Move over Bushwick and Williamsburg, Sunset Park is the new cool kid in the borough. Curbed shared a report from Cushman & Wakefield that names the 100 coolest streets in the country, and coming in among the top 15 neighborhoods is Sunset Park, “where boxes and independents co-exist.” The report points to a bohemian exodus from Williamsburg, which has become more mainstream and pricey. And though hipsters are moving to ‘hoods like Bed Stuy and Crown Heights, Sunset Park outdoes them with a unique type of retail growth and creative sector thanks to the Bush Terminal Park and Industry City. The millennial population is about 27 percent and the average household income is $81,529.
New Yorkers have learned to take deadlines and budgets from the MTA with a grain of salt, and the Second Avenue Subway may be the worst offender since it was first proposed all the way back in the 1920s. But the past couple years have restored some hope; in April 2015, it was announced that Phase I of the project was 82 percent complete and on track for its December 2016 opening, and last summer the MTA even went so far as to say the entire line could open sooner than originally planned.
But yesterday the Post reported that there’s a good chance the Second Avenue Subway won’t be finished on time, blaming construction crews not showing up for work. This has put inspections behind schedule, and therefore “the agency has only completed 67 percent of the testing and needs to do another 1,100 checks by October.”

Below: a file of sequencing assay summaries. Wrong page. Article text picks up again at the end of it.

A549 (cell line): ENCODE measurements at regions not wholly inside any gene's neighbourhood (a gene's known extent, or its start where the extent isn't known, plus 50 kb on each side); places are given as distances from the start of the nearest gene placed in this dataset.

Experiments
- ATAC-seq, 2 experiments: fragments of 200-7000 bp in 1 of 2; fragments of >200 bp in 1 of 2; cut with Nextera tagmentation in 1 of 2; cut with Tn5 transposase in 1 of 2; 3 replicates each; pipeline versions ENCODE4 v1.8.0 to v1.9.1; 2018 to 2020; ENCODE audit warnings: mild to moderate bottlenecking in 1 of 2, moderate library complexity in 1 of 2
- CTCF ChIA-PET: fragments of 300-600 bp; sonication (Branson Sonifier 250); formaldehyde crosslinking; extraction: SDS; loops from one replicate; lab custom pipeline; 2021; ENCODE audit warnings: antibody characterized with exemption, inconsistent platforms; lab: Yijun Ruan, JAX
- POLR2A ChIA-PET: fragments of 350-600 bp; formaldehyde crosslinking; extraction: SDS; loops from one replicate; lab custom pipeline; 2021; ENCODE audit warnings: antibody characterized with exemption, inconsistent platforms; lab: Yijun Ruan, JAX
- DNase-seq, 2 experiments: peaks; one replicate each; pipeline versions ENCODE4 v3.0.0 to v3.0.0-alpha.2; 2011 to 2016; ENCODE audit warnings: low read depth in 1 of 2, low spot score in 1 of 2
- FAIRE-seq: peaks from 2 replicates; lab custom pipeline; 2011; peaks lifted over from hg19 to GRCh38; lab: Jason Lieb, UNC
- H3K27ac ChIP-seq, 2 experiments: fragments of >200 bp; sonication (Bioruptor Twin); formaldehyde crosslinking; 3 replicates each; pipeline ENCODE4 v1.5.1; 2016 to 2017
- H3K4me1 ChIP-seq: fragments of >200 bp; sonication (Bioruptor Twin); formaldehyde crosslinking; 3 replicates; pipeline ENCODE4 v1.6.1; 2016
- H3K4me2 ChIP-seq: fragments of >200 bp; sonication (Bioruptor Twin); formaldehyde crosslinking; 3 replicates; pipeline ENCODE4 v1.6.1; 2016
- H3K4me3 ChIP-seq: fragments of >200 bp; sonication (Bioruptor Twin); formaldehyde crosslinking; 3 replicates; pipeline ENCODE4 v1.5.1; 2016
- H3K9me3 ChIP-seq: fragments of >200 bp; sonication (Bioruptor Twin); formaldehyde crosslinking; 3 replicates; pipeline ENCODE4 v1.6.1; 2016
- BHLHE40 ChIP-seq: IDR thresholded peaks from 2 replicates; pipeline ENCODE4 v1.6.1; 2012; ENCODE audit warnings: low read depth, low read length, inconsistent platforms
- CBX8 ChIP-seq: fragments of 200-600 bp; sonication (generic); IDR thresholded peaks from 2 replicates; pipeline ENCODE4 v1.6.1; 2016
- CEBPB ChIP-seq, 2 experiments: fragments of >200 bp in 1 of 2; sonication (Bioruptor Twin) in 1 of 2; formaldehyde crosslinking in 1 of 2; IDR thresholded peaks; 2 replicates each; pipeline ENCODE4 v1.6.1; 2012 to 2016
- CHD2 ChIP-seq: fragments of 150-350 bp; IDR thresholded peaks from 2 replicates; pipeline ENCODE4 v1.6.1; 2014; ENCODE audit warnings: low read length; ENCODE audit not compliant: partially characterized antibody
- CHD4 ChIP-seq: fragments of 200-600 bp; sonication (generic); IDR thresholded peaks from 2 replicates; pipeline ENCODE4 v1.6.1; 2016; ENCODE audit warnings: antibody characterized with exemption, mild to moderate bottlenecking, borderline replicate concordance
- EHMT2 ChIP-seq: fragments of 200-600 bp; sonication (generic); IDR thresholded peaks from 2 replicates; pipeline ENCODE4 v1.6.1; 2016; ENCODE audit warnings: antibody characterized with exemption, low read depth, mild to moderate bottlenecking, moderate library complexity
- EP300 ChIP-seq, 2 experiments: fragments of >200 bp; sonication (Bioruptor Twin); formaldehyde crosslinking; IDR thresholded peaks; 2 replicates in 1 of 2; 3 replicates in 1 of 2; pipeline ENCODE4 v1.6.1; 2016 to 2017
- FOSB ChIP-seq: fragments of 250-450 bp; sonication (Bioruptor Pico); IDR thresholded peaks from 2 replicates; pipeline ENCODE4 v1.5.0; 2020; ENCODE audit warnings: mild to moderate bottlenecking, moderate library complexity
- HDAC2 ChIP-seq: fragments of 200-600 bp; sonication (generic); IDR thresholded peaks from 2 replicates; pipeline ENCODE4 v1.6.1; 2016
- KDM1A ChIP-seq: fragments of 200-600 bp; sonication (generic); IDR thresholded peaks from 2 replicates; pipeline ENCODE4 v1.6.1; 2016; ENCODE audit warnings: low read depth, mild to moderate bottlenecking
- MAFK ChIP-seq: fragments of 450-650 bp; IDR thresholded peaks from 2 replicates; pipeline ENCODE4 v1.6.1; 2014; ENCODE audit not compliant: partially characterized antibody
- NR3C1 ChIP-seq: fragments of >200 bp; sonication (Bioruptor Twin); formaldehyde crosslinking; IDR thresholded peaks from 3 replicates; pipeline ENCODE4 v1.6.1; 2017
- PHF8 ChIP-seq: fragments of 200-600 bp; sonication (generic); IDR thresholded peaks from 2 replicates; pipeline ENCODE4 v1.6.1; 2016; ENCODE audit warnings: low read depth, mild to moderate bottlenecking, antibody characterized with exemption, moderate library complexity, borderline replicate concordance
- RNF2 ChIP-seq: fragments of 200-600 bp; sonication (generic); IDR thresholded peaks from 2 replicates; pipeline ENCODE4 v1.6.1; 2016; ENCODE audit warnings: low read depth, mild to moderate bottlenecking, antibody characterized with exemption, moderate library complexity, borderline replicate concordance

While Governor Cuomo is busy trying to make his plans for $3 billion in renovations at Penn Station a reality, developers are hot to come up with a new design for 2 Penn Plaza, the tower directly above the station and Madison Square Garden. Vornado Realty Trust, who owns roughly nine million square feet around Penn Station including 2 Penn Plaza, released renderings in March for a glassy, wave-like tower by starchitect of the moment Bjarke Ingels. The concept is quite a departure from the current, stale state of the site, but yesterday an even more futuristic idea came to the table. Brooklyn Capital Partners tapped AE Superlab to create a plan for the world’s tallest free-fall tower ride above the station. “Halo,” as it would be called, would rise 1,200 feet from the roof, have 11 cars, and move as quickly as 100 miles per hour, giving it a top-to-base free fall of about six seconds.
BIG’s design wouldn’t change much in the way of 2 Penn Plaza’s current configuration, but it would create more retail space at the base. Halo, though it would cost $637 million to build, claims it would bring in up to $38 million a year for the state. Since Brooklyn Capital is contending with Vornado Realty Trust and Related Companies to upgrade the space, we want to know which of these ideas you think is a better fit.